• Dry out problem areas. Fans, ceiling fans, and dehumidifiers can all help. Refrigerant dehumidifiers are best for hot, humid conditions, and desiccant dehumidifiers are best for cold, damp conditions.
  • Avoid drying clothes indoors. This will add to the humidity in your home.
  • Buy a condenser clothes dryer. These condense moisture and collect it in a reservoir as opposed to vented dryers, which pump humid air back into the room. Condenser dryers are more expensive, but they can help minimise mould.
  • Insulate. Insulation in homes is vital as it helps maintain a constant temperature — cooler in summer and warmer in winter.

Can people with asthma sleep in air conditioning?

Yes, those with asthma can sleep in rooms with air conditioning, which can often help relieve symptoms. This is because when an air conditioner is running, we generally close windows and doors to maximise its cooling potential.

When these openings are sealed off, allergens and irritants that could potentially bring on an asthma attack are prevented from entering the building. The best air conditioning temperature for sleep is around 25°C.

Can air conditioning trigger asthma?

Yes, there is some evidence to suggest that air conditioning can trigger asthma. And can air conditioning make asthma worse? Yes, it can also increase the severity of asthma, however both are generally caused by units that are not adequately cleaned and maintained.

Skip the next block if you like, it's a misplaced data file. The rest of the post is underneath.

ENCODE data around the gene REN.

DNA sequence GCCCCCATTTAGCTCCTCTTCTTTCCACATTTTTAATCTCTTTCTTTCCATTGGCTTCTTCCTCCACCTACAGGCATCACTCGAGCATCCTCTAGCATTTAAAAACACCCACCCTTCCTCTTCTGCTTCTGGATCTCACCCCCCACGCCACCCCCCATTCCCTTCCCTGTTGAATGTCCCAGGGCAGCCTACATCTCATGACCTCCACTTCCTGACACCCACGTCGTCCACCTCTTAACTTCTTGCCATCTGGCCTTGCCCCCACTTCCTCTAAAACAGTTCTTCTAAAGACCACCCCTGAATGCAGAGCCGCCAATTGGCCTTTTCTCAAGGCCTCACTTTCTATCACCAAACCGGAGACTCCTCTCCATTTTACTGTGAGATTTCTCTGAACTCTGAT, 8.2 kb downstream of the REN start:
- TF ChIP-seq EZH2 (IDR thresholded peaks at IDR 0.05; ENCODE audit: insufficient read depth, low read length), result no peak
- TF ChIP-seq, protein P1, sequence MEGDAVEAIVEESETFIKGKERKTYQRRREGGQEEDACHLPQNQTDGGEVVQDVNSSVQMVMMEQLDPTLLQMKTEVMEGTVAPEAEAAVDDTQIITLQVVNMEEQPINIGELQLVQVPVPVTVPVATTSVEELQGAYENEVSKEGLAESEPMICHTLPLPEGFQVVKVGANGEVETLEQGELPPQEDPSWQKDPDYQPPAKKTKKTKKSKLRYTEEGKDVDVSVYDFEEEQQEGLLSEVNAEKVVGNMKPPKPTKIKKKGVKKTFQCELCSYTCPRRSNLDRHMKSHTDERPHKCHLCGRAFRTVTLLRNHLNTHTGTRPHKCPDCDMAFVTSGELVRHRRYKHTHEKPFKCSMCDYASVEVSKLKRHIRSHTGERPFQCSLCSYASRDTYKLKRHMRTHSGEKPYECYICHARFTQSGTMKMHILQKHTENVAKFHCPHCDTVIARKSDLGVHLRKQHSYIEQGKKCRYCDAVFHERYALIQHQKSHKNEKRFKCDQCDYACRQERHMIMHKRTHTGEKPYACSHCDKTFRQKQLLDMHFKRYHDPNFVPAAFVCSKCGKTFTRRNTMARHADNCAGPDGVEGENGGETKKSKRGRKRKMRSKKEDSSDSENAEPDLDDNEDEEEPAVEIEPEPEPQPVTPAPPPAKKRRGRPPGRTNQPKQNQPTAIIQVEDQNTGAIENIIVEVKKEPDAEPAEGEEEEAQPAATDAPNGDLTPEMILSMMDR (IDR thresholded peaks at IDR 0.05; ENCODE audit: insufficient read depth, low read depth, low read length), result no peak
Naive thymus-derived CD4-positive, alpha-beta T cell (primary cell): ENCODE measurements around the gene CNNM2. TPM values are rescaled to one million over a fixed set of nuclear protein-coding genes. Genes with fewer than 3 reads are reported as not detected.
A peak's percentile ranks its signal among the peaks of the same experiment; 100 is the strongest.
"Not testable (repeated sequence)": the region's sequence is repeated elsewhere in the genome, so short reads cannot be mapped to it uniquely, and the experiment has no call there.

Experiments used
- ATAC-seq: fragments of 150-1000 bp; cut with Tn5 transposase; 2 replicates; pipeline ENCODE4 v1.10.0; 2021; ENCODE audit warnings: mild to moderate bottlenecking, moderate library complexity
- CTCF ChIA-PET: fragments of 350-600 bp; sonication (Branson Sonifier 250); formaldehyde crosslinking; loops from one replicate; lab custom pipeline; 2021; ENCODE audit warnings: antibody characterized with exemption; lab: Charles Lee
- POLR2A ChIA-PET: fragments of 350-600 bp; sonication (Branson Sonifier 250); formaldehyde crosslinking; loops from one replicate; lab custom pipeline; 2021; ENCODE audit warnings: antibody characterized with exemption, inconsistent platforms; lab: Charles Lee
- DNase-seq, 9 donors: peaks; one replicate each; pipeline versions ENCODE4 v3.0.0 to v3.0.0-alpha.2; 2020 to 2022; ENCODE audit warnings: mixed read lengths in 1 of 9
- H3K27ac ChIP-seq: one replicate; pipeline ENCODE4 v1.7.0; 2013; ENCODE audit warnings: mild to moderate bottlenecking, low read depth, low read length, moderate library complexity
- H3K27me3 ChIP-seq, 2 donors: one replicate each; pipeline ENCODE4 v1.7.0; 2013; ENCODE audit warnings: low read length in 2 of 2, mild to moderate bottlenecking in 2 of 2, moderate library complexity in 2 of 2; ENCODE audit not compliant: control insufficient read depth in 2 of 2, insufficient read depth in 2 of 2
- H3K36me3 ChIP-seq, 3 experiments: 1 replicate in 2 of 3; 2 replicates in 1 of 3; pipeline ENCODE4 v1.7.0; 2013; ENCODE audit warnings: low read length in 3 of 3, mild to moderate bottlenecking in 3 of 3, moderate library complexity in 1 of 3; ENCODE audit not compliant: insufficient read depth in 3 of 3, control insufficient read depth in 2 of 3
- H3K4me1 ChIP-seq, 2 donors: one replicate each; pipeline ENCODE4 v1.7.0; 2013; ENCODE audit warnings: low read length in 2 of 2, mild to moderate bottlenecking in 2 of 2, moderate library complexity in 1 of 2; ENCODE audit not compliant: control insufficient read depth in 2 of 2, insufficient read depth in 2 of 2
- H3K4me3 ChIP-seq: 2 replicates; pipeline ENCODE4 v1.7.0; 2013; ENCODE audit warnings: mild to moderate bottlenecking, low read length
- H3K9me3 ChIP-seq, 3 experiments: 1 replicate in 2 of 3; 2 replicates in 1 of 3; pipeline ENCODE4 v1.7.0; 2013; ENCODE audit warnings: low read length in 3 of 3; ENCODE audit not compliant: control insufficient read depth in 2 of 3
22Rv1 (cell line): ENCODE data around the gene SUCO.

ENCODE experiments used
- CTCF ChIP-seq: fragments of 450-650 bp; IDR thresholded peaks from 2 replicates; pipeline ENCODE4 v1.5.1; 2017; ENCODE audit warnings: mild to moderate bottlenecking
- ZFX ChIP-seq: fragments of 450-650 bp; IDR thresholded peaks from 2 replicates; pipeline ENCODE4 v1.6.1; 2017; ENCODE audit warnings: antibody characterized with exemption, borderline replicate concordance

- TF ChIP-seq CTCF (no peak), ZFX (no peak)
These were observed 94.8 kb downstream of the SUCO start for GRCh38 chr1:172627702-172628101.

How can I prevent this?

Maintaining your air conditioner regularly is one of the best things you can do to keep it running efficiently and minimise dust and mould. You can easily do certain tasks yourself (although you should always check your AC’s manual), and others should be done by a professional. In terms of DIY maintenance:

Clean the filters

Your indoor air conditioning unit has dust filters that need regular cleaning. The more clogged the filter, the harder the unit has to work to push air through it. Generally, it’s as simple as opening the plastic cover and removing the filter or filters. Before you start cleaning, make sure you turn the unit off. Then, take the filters outside for a good shake and brush. They can usually also be vacuumed for a thorough clean – your vacuum cleaner’s brush head is ideal for this. If the filters are very dirty and grimy, wash them in warm, soapy water and rinse clean. Ensure they are completely dry before you return them to the unit.